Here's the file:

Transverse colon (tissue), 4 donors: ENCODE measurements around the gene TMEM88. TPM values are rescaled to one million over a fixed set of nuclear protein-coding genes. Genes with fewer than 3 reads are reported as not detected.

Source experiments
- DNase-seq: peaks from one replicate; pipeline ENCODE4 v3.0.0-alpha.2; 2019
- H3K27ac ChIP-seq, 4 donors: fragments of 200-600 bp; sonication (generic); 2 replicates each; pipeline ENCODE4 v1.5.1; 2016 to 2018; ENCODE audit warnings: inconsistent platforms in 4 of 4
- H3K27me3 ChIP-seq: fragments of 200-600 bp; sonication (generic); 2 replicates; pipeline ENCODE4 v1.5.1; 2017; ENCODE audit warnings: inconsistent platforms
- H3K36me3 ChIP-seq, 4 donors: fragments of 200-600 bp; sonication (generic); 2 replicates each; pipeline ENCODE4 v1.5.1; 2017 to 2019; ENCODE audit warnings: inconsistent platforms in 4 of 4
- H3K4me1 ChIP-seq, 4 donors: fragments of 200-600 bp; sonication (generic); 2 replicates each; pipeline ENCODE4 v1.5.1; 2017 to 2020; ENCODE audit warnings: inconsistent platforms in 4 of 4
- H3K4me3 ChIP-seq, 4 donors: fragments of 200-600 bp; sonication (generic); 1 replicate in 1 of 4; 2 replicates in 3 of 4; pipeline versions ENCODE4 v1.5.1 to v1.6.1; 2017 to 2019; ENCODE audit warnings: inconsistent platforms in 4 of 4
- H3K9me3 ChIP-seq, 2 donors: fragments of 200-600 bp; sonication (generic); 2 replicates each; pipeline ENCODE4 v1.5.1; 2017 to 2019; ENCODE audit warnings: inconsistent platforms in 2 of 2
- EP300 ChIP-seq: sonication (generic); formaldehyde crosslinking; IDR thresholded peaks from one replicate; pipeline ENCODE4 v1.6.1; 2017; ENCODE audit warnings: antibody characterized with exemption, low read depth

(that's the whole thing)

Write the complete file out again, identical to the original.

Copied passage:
Transverse colon (tissue), 4 donors: ENCODE measurements around the gene TMEM88. TPM values are rescaled to one million over a fixed set of nuclear protein-coding genes. Genes with fewer than 3 reads are reported as not detected.

Source experiments
- DNase-seq: peaks from one replicate; pipeline ENCODE4 v3.0.0-alpha.2; 2019
- H3K27ac ChIP-seq, 4 donors: fragments of 200-600 bp; sonication (generic); 2 replicates each; pipeline ENCODE4 v1.5.1; 2016 to 2018; ENCODE audit warnings: inconsistent platforms in 4 of 4
- H3K27me3 ChIP-seq: fragments of 200-600 bp; sonication (generic); 2 replicates; pipeline ENCODE4 v1.5.1; 2017; ENCODE audit warnings: inconsistent platforms
- H3K36me3 ChIP-seq, 4 donors: fragments of 200-600 bp; sonication (generic); 2 replicates each; pipeline ENCODE4 v1.5.1; 2017 to 2019; ENCODE audit warnings: inconsistent platforms in 4 of 4
- H3K4me1 ChIP-seq, 4 donors: fragments of 200-600 bp; sonication (generic); 2 replicates each; pipeline ENCODE4 v1.5.1; 2017 to 2020; ENCODE audit warnings: inconsistent platforms in 4 of 4
- H3K4me3 ChIP-seq, 4 donors: fragments of 200-600 bp; sonication (generic); 1 replicate in 1 of 4; 2 replicates in 3 of 4; pipeline versions ENCODE4 v1.5.1 to v1.6.1; 2017 to 2019; ENCODE audit warnings: inconsistent platforms in 4 of 4
- H3K9me3 ChIP-seq, 2 donors: fragments of 200-600 bp; sonication (generic); 2 replicates each; pipeline ENCODE4 v1.5.1; 2017 to 2019; ENCODE audit warnings: inconsistent platforms in 2 of 2
- EP300 ChIP-seq: sonication (generic); formaldehyde crosslinking; IDR thresholded peaks from one replicate; pipeline ENCODE4 v1.6.1; 2017; ENCODE audit warnings: antibody characterized with exemption, low read depth